In summer 2021, UKRI-NERC invited applications for international, collaborative, and interdisciplinary project-scoping grants in a bid to “bring together researchers from a range of disciplines with other key actors such as NGO’s, businesses and policy makers to support solutions-focused research into key climate adaptation and resilience challenges faced in different locations around the globe”.
Twelve projects in total have received funding, two of which are headed by Loughborough University water engineering experts Dr Tim Marjoribanks and Dr Huili Chen.
Details on their projects were shared at the UKRI stand in the Green Zone exhibition at COP26 on ‘Adaptation, Loss and Damage Day’ (8 November) and can now be found below.
Dr Tim Marjoribanks, a Lecturer in Water Engineering, has been awarded £126,000 funding for ENACT.
Short for ‘Evaluating the feasibility and efficacy of integrated catchment-scale Nature-based solutions for Climate Change adaptaTion in India’, ENACT is a six-month project involving several Loughborough University academics and three Indian institutes.
Climate change is increasing flood risk in India. The resulting increase in physical flood hazard is compounded by increased exposure due to rapid urbanisation, making adaptation a key strategy for reducing adverse impacts.
Urban blue-green infrastructure - which the European Commission defines as a 'strategically planned network of natural and semi-natural areas with other environmental features designed and managed to deliver a wide range of ecosystem service' – and wetland restoration are two nature-based solutions to increased flood risk due to climate change.
ENACT will investigate the effectiveness and feasibility of combining the two and will use the Brahmaputra River and the city of Guwahati as case studies.
The project aims to provide insight into how the impact and success of large-scale nature-based solutions – in terms of physical and socio-economic factors – can be maximised.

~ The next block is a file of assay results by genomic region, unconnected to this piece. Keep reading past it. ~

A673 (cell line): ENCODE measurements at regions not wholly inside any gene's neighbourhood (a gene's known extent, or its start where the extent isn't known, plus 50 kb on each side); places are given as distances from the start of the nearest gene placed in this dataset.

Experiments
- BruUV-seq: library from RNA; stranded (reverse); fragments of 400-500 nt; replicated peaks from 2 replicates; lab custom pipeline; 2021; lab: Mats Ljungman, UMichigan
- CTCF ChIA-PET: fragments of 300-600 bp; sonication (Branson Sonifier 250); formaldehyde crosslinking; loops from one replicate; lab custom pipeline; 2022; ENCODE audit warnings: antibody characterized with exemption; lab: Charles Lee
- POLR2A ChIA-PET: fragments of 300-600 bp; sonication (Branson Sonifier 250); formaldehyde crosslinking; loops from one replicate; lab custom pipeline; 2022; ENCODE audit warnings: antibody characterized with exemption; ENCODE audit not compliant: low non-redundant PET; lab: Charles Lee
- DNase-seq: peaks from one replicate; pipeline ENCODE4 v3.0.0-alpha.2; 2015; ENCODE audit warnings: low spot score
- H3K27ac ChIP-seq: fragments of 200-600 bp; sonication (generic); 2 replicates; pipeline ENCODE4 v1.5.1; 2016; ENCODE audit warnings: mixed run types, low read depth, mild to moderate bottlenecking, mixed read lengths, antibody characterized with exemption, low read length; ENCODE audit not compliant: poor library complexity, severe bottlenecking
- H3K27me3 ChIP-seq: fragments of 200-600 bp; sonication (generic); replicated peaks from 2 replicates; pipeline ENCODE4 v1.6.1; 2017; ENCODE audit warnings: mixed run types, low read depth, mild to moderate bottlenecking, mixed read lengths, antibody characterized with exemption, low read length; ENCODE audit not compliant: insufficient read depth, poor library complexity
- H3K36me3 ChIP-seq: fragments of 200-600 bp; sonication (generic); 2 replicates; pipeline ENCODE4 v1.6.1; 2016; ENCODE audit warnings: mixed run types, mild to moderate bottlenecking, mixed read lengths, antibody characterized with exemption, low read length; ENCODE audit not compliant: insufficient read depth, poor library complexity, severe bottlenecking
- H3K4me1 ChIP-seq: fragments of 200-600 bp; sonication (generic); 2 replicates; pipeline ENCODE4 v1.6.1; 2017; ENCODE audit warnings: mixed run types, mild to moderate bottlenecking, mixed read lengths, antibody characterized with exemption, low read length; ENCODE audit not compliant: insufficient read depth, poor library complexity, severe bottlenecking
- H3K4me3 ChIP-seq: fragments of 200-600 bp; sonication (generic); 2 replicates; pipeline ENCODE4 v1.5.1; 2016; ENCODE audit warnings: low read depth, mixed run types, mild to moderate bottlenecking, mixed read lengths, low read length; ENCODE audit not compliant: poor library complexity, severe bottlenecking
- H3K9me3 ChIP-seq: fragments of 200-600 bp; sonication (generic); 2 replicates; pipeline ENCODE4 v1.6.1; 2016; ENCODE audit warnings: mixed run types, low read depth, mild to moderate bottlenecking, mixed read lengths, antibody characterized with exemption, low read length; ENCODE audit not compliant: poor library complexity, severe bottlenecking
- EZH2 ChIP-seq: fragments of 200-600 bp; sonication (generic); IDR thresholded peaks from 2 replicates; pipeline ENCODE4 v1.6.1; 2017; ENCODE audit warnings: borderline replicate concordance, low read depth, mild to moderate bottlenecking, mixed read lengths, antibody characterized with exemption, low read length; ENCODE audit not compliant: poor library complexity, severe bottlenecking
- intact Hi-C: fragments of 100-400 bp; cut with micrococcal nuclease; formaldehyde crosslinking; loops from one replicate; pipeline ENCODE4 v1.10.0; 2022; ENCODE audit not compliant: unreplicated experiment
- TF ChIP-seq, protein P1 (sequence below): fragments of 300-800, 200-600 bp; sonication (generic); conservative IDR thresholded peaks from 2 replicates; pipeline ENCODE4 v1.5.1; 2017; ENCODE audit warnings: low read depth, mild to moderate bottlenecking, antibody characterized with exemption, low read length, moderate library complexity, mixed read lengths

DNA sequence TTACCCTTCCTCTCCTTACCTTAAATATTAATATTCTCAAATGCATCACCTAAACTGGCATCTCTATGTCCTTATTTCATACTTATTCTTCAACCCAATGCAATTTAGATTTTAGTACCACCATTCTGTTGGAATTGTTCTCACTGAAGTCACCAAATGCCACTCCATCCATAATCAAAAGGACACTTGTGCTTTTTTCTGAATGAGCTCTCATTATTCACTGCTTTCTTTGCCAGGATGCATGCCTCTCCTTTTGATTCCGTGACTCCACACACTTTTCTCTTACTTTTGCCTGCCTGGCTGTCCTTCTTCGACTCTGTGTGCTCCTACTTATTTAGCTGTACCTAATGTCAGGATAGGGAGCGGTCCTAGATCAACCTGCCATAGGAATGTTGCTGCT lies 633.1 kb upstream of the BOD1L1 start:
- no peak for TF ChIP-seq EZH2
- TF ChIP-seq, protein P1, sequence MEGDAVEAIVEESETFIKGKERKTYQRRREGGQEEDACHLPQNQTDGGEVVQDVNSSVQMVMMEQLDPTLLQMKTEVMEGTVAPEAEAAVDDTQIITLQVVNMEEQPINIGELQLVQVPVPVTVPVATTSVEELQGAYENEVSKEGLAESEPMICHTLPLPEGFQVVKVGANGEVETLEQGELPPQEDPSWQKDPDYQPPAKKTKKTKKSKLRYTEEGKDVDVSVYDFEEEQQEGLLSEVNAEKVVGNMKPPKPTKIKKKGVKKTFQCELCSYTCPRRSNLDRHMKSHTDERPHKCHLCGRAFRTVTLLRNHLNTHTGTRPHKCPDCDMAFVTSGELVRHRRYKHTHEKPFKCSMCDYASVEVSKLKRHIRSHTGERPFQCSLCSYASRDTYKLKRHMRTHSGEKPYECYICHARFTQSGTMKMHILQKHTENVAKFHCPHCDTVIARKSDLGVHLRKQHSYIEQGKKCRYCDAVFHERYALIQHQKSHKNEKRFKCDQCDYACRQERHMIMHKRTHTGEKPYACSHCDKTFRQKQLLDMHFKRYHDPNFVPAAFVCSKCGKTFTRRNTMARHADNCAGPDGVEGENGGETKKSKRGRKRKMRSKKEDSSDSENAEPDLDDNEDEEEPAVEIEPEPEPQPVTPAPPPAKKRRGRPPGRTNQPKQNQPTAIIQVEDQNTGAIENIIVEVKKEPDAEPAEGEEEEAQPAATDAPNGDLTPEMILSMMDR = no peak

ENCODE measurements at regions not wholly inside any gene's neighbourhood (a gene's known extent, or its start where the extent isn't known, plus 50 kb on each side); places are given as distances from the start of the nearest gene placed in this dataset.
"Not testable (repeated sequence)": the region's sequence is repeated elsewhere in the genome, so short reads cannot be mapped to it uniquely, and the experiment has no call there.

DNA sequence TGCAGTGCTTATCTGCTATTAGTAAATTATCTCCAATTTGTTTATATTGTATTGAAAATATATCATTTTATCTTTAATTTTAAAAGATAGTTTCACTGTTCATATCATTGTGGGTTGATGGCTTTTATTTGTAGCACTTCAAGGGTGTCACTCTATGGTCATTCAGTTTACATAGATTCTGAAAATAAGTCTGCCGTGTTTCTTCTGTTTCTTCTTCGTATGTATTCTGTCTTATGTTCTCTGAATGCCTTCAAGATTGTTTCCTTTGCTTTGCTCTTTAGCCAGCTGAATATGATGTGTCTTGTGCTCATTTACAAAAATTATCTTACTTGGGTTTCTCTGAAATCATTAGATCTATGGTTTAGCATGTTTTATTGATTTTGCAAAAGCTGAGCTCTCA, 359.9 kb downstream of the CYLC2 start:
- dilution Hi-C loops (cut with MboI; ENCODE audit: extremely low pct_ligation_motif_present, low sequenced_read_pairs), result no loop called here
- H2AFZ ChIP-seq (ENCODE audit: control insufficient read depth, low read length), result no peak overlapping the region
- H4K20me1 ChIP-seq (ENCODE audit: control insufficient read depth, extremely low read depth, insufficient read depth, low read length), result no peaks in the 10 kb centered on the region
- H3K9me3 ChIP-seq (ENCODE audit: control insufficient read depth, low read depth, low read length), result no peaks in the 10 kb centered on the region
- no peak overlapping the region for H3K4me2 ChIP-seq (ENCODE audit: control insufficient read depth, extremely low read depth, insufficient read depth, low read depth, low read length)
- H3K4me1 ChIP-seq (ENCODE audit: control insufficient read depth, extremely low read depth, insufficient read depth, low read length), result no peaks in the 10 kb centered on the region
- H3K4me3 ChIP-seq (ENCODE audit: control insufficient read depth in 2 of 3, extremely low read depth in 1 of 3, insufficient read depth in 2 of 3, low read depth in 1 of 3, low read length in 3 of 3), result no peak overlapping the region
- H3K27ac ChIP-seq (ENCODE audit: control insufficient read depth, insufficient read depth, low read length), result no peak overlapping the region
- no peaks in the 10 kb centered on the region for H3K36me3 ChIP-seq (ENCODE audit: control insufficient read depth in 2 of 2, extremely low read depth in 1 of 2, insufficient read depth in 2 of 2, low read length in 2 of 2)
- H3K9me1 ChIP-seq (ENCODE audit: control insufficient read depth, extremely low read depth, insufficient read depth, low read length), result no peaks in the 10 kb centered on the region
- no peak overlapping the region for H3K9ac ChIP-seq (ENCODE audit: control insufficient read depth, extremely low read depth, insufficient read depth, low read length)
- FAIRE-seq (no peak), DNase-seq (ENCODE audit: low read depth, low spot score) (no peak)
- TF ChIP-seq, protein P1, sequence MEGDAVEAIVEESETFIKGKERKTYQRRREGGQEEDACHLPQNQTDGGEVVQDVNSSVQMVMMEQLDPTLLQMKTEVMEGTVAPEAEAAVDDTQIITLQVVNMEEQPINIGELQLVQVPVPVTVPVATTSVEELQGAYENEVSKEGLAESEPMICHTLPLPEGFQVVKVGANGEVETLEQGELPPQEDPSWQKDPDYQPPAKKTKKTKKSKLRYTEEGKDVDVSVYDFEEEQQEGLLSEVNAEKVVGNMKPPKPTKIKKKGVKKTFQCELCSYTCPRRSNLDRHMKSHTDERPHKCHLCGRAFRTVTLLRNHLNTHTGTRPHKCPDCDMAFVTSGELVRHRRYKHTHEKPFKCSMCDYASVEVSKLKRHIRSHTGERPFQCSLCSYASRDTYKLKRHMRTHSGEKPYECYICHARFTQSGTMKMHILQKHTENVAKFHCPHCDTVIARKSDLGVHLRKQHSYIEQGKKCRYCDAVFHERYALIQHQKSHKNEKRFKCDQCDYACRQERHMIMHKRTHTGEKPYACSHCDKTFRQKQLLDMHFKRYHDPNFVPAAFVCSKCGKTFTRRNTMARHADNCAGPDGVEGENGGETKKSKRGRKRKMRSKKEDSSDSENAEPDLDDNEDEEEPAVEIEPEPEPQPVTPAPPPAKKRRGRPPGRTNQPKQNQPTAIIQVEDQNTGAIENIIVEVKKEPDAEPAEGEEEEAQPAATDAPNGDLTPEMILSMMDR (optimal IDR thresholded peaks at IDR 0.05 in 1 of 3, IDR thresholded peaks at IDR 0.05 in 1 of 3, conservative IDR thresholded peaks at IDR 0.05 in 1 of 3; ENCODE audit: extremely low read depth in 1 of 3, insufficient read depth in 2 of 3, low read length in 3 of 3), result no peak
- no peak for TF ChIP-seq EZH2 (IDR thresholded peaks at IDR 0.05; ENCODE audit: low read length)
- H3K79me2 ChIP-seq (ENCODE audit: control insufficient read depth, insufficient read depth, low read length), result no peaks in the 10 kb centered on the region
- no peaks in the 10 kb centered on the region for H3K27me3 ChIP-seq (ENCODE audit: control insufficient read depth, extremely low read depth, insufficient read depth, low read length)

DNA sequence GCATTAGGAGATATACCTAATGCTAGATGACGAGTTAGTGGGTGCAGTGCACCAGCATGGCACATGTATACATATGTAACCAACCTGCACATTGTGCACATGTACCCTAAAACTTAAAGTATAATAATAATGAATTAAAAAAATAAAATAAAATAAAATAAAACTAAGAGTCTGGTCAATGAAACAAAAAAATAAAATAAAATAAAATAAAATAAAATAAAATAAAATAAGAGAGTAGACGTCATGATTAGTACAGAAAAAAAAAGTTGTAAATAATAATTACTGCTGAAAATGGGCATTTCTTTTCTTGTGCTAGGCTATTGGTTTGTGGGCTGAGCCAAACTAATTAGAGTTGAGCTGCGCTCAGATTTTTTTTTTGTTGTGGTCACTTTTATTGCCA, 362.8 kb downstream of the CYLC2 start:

Of the importance of the research, Dr Marjoribanks said: “Adaptation is a crucial goal of COP26, and we are excited to be working with our Indian partners on this case study to help us understand how we can most effectively use nature-based solutions to protect communities and restore natural habitats.
Dr Huili Chen, also a Lecturer in Water Engineering in ABCE, has been awarded £161,637 funding for FLASH.
Short for ‘Fit-for-purpose high-resoLution risk Assessment and forecasting System for rainfall-induced Hazards in Bhutan’, FLASH will focus on the Hindu Kush Himalaya (HKH) region, which is home to 240 million people, many amongst the world’s poorest.
HKH is an example of a multi-hazard environment exposed to interacting events, creating hazard chains that amplify risks to infrastructure and people, and the region is particularly sensitive to climate change.
Bhutan, a Buddhist kingdom on the Himalayas’ eastern edge, is typical of HKH in undergoing rapid development and urbanisation.
Recent conversations with Bhutan’s Department of Disaster Management (DDM) and its National Centre for Hydrology and Meteorology (NCHM) indicate that a national database and risk assessment strategy for disaster risk reduction using modern data and modelling technologies is not yet established.
FLASH will update current practice and provide more reliable tools to support effective hazard risk management, inform socio-economic development, and increase resilience and adaptation to climate change to ultimately ensure long-term sustainability.
The project, which involves UK and Bhutan academics, will run for six months and will involve three workshops with key stakeholders.
Dr Chen commented: “FLASH aims to bring the latest high-performance modelling and data tools to step-change current practice in hazard risk assessment/management in Bhutan.
"The learning achieved in Bhutan will be of great interest to the wider HKH region and lessons learned will be shared internationally.”